January 6 () – TPG’s top dealers are forcing the buying firm to pay the cash value of the tax savings it expects, currently valued at $ 1.44 billion, where in the years following the initial public offering (IPO) , indicates the regulatory submission.
Blackstone Inc. has been popular among buying firms since its IPO in 2007. Critics argue that this deprives their public shareholders of the value they should have.
Robert Wilens, a tax expert and finance professor at the Columbia Business School, said IPO investors may not be able to fully assess how much value a private equity firm is transferring to its founders because of the complexity of the process.
“Public investors can overpay for stocks, and it’s hard to understand the consequences,” Villens said.
A TPG spokesman declined to comment.
TPG tax breaks arise as a result of its reorganization. In pursuing the interests of its founders in its operational partnership, TPG expects to increase the tax base, which will allow it to receive depreciation and amortization deductions, which will reduce taxable income.
The TPG entered into a “tax payment agreement” with its founders to pay 85 percent of the cash value of these tax funds, the application said.
The Texas-based firm Fort Worth said the $ 1.44 billion value could “make a significant difference” until tax savings are realized. He added that he expects the payments he will have to make under the deal to be “large” and that they could have a “material negative impact” on his cash position.
On Tuesday, TPG said it expects $ 9.5 billion in its IPO, so the tax receivable deal will give about 15 percent of that value to TPG’s top dealers, primarily founders David Bonderman and Jim Coolter and CEO John Winkelried.
Bonderman and Coolter are already billionaires, and the $ 1.44 billion payout will further increase their wealth. Forbes estimates Bonderman and Koulter’s fortunes at $ 4.5 billion and $ 2.6 billion, respectively.
If the funds are not sufficient to make timely payments under tax receivable agreements, TPG will be charged interest at the rate of one year LIBOR plus 5%. And if the control is changed, for example, if its founders give up their two categories of shares, the TPG will owe them the remaining estimated value of the tax savings.
This happened in the last two years when the founders of peers KKR & Co Inc, Apollo Global Management Inc. and Carlyle Group Inc. relinquished voting control, turning firms into corporations with a single category of shares.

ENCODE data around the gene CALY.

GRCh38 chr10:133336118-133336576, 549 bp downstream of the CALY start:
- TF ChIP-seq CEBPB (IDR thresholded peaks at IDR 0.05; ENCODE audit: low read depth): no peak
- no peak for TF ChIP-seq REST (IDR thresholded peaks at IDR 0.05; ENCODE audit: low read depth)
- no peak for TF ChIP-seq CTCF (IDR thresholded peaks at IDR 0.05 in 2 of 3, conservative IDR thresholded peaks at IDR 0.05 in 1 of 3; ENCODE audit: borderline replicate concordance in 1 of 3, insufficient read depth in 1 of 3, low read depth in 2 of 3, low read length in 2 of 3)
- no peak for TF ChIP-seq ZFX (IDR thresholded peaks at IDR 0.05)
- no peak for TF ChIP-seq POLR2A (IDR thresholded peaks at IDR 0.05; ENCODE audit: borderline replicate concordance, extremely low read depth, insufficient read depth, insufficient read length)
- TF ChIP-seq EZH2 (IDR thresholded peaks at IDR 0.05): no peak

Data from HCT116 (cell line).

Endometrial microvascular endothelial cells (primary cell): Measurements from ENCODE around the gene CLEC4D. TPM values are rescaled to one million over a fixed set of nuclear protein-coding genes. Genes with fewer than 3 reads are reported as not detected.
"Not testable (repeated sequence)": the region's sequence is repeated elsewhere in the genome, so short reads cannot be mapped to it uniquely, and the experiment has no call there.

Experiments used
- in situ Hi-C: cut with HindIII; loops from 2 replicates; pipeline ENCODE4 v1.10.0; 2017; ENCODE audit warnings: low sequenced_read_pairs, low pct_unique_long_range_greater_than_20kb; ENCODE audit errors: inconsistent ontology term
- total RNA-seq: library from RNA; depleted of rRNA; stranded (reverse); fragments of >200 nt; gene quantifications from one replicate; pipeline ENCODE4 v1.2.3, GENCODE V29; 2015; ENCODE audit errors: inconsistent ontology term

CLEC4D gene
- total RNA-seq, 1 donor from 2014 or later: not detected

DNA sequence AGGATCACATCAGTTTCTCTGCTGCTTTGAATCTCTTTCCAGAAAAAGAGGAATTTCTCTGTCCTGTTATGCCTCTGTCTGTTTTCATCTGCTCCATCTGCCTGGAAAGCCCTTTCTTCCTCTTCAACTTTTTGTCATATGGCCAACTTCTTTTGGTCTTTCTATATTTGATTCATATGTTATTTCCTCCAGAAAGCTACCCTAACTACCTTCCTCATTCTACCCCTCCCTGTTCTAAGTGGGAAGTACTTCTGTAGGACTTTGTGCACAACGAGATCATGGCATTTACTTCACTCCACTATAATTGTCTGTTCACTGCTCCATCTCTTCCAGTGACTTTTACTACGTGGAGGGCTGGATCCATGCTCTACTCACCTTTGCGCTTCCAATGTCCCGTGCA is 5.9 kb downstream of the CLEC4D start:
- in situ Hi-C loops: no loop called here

This led to a $ 560 million tax receivable agreement for the founders of KKR, which the New York-based firm said it would pay in stock.
When Apollo’s founders and executives announced last year that the firm would dismantle its two-tier structure, its tax receivables agreement was similarly enforced for at least 584 years over four years. million dollars, regulatory documents show. Leaders chose to receive the payment in cash rather than Apollo shares.
A source familiar with the matter said the payment was only half the value of the tax benefits accrued to the founders who agreed to give up the remaining half for the benefit of Apollo shareholders.
Carlisle was the first of the major private equity companies to be included in the list of major states deprived of the right to vote exclusively for its executives in 2019. The change resulted in Carlisle executives paying $ 346 million in cash over five years under a tax receivable agreement.
The use of tax receivable contracts by private equity firms caught the attention of U.S. lawmakers in 2007 when Blackstone revealed in its IPO applications that its executives could receive a total of $ 863.7 million in tax breaks over the next 15 years under the agreement.
However, the U.S. Congress has never passed any proposed legislation that would take these payments as ordinary income under tax payments agreements. The use of tax contracts on receivables has become popular, and some private equity companies have used them to extract value from portfolio companies.
“Private equity companies often use expensive tax lawyers for their portfolio companies. So it’s not surprising that they use tax fraud for their own direct benefit, ”said Ludovic Falippou, a professor of finance at Oxford University’s Said Business School. (Chibuike Oguh’s interview in New York, edited by Greg Rumeliotis and Matthew Lewis)